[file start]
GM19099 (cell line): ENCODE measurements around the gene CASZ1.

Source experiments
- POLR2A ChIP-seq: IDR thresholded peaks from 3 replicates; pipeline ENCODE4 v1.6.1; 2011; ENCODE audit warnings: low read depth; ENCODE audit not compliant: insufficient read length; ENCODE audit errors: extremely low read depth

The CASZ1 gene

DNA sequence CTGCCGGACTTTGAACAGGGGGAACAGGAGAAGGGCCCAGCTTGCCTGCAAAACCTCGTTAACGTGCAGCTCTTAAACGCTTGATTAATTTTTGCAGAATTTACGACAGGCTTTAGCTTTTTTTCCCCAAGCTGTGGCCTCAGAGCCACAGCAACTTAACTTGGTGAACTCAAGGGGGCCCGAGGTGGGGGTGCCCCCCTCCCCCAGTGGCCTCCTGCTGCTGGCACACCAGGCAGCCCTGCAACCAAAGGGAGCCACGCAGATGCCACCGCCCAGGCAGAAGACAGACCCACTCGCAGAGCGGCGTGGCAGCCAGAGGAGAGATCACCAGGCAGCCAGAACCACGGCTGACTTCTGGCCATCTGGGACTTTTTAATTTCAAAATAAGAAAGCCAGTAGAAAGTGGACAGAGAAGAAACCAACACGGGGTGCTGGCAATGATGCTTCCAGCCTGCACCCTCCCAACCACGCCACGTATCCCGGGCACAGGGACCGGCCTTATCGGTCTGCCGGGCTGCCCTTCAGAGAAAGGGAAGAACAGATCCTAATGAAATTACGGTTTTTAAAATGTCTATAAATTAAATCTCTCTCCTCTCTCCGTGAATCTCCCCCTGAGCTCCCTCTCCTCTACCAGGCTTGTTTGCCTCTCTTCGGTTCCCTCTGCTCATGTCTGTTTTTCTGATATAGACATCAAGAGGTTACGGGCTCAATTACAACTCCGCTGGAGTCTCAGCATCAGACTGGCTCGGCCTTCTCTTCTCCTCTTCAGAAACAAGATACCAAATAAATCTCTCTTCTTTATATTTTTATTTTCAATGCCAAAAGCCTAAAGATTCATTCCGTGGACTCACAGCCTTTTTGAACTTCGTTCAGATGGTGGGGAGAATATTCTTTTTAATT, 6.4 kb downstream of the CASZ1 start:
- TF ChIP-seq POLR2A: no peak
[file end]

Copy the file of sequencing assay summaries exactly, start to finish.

GM19099 (cell line): ENCODE measurements around the gene CASZ1.

Source experiments
- POLR2A ChIP-seq: IDR thresholded peaks from 3 replicates; pipeline ENCODE4 v1.6.1; 2011; ENCODE audit warnings: low read depth; ENCODE audit not compliant: insufficient read length; ENCODE audit errors: extremely low read depth

The CASZ1 gene

DNA sequence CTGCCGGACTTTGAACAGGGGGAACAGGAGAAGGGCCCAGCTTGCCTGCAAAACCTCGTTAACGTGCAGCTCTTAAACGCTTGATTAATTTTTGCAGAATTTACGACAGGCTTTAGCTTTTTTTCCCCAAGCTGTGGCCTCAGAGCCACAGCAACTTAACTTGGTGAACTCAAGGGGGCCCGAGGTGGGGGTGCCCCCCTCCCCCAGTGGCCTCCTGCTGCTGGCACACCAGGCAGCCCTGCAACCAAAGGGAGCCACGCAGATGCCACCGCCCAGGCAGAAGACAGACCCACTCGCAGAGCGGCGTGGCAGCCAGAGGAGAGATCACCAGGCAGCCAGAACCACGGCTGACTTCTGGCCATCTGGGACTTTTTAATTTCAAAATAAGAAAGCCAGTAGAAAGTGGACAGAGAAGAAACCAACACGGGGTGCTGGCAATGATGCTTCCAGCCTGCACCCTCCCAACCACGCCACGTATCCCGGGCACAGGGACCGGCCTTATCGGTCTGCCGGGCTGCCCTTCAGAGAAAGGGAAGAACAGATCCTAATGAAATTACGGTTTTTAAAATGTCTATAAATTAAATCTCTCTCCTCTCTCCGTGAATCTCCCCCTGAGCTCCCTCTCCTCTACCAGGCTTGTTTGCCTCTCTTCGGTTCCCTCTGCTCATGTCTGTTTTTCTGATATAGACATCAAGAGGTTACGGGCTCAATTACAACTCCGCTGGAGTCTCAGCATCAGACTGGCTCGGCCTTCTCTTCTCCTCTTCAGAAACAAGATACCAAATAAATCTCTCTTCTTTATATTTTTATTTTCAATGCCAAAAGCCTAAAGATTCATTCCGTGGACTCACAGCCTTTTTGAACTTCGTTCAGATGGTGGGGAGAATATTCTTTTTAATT, 6.4 kb downstream of the CASZ1 start:
- TF ChIP-seq POLR2A: no peak